Attorney Richard Armond of The Armond Firm, LLC, is licensed to practice law in the State of Georgia. Based in Gwinnett County, he handles serious personal injury and wrongful death cases throughout metro Atlanta and the State of Georgia. Call him for a free consultation at (678) 661-9585.
Georgia law has various statutes of limitations for civil causes of actions. In many types of personal injury actions the statute of limitations is two (2) years from the date of injury, while in others it can be even shorter. This blog post addresses one of the shortest time restrictions on pursuing a claim, the ante litem notice requirement for suing a municipality. O.C.G.A. § 36-33-5 requires that when suing a municipal corporation (commonly referred to as a “city” in Georgia), the plaintiff having a claim for money damages for injuries to person or property must give the city notice within six (6) months of the event that caused the damages. This is a very strict six (6) month time limit and plaintiffs must strictly comply with each and every requirement of the various subsections of O.C.G.A. § 36-33-5.
O.C.G.A. § 36-33-5 is not actually a statute of limitation, but rather a strict notice requirement. If you do not take action to properly notify the city in accordance with all requirements of the statute, your claim will likely be barred. According to the recent Georgia Supreme Court case of West v. City of Albany, 300 Ga. 743, 797 S.E.2d 809 (2017), the statute appears to apply to claims against municipal corporations where the cause of action is negligence. In that case, a whistleblower lawsuit involving an intentional act by the city was allowed to proceed even though notice was not given pursuant to the statute because the claim did not involve negligence.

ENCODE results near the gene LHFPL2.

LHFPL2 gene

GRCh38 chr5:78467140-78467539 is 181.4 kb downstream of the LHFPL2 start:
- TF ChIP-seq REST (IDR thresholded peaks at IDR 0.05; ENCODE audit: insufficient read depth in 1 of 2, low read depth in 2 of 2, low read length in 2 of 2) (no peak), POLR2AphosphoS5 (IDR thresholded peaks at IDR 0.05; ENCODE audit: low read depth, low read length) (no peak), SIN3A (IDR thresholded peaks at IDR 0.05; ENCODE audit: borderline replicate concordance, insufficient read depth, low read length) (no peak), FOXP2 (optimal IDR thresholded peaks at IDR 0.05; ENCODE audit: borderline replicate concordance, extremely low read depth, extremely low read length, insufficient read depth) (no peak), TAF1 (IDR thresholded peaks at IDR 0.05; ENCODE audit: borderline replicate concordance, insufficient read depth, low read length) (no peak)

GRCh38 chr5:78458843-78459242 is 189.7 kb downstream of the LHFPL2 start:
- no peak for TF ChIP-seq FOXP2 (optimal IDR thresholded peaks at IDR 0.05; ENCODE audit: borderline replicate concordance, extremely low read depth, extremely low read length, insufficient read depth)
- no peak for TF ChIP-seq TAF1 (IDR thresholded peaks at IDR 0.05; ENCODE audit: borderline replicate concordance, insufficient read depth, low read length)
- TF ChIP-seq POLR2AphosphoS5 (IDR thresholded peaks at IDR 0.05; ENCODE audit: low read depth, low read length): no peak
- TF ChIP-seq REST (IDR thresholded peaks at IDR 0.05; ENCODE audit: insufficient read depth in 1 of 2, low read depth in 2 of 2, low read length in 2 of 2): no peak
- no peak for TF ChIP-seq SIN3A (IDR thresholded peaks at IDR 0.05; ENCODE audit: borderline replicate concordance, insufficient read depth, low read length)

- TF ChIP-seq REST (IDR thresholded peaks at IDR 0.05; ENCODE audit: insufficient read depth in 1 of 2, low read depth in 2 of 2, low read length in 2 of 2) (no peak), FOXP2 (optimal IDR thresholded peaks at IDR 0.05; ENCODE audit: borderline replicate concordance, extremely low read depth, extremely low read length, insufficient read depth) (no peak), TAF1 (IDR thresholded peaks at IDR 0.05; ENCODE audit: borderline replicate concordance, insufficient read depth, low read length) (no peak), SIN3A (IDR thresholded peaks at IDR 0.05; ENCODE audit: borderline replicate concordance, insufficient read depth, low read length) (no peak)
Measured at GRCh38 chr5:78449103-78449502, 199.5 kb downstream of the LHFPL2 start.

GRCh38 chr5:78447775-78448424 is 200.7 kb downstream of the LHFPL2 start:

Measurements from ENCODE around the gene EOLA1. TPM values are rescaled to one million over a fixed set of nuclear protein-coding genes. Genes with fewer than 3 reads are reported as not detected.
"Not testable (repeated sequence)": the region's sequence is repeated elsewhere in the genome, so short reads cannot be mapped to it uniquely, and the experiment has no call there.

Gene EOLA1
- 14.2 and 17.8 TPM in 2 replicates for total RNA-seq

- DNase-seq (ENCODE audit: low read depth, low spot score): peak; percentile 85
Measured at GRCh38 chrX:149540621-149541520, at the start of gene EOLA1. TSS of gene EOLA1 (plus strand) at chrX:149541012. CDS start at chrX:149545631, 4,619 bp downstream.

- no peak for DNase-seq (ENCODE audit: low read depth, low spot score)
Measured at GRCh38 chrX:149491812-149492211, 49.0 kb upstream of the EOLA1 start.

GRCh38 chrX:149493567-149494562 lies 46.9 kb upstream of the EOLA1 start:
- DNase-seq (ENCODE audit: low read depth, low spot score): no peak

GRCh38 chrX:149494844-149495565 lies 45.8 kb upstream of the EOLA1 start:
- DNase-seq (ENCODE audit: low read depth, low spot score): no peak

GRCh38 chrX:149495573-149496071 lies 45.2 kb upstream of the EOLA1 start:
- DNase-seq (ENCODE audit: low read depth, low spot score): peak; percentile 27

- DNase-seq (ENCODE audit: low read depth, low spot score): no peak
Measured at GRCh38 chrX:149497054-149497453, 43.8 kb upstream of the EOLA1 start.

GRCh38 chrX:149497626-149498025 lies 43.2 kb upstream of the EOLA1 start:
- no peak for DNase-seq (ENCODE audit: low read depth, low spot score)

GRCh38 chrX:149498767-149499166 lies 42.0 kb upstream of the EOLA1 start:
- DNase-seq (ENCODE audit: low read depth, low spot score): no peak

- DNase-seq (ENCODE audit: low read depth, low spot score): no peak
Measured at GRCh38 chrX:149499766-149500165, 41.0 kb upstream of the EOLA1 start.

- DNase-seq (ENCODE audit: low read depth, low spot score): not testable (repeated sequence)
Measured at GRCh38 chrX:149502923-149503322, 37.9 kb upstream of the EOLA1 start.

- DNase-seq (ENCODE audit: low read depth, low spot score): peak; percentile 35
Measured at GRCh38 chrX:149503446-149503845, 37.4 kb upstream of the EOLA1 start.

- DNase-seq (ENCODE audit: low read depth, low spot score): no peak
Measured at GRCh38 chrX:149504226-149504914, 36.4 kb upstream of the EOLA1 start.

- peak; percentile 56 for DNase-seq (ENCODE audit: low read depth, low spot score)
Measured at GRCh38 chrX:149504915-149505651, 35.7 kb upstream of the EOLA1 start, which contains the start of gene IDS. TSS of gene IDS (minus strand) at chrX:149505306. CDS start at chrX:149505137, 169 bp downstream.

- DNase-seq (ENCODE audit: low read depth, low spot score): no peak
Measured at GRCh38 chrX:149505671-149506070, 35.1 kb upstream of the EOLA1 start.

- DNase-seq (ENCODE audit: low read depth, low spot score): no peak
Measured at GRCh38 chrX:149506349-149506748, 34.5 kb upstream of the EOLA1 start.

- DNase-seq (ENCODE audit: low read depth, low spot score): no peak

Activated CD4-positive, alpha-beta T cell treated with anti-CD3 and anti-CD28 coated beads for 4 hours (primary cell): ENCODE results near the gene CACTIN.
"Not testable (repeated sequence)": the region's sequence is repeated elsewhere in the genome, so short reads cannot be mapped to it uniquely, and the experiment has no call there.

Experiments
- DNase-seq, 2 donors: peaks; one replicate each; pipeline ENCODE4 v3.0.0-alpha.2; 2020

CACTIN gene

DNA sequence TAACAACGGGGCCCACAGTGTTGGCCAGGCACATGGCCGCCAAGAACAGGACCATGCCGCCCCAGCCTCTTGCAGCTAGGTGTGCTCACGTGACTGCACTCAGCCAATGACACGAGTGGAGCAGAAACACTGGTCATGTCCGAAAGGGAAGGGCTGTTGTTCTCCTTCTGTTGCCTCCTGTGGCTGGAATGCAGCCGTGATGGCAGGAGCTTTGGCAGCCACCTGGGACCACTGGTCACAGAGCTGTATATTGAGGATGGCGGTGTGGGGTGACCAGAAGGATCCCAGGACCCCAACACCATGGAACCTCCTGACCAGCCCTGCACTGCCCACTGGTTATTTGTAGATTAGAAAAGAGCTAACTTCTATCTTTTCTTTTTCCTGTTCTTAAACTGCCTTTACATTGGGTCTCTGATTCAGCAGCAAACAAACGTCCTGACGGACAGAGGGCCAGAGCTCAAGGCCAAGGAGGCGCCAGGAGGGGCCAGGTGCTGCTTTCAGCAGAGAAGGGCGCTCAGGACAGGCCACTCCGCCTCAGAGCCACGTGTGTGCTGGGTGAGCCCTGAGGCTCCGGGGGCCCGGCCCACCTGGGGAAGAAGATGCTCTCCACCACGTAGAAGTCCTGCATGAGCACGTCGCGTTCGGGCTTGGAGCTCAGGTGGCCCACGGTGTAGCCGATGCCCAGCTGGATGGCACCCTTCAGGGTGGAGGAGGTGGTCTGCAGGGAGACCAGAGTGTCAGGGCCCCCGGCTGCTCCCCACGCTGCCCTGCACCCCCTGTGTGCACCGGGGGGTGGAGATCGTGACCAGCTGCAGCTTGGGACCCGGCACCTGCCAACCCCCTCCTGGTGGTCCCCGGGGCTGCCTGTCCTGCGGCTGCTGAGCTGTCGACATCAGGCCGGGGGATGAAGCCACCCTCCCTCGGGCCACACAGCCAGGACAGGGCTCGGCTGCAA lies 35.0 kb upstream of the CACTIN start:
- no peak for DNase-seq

A large majority of typical personal injury claims against municipalities, however, will involve negligence in which the strict time limit applies. Examples include car wrecks involving city vehicles and slip and fall accidents at city buildings. In addition to the very strict six (6) month time limit, the plaintiff must “present the claim in writing to the governing authority of the municipal corporation for adjustment, stating the time, place, and extent of the injury, as nearly as practicable, and the negligence which caused the injury.” O.C.G.A. § 36-33-5(b). Further, “the description of the extent of the injury required in subsection (b) of this Code section shall include the specific amount of monetary damages being sought from the municipal corporation.” O.C.G.A. § 36-33-5(e). Additionally, “a claim submitted under this Code section shall be served upon the mayor or the chairperson of the city council or city commission, as the case may be, by delivering the claim to such official personally or by certified mail or statutory overnight delivery.” O.C.G.A. § 36-33-5(f).
If you or a loved one have been injured by the actions or negligence of a town, city, or municipality in Georgia, some employee of such a municipality, or are not sure, but think your injury was caused in some way by a city or city employee, contact attorney Richard Armond immediately. It takes time to investigate these claims to be able to get all the requirements of the municipal ante litem notice together and served within that strict six (6) month time limit. Contact attorney Richard Armond at (678) 661-9585 for a free consultation today.
The information above is for informational purposes only as of the date of publication and should not be relied upon as legal advice, nor does the reading of it form an attorney-client relationship. Always consult directly with an attorney for legal advice.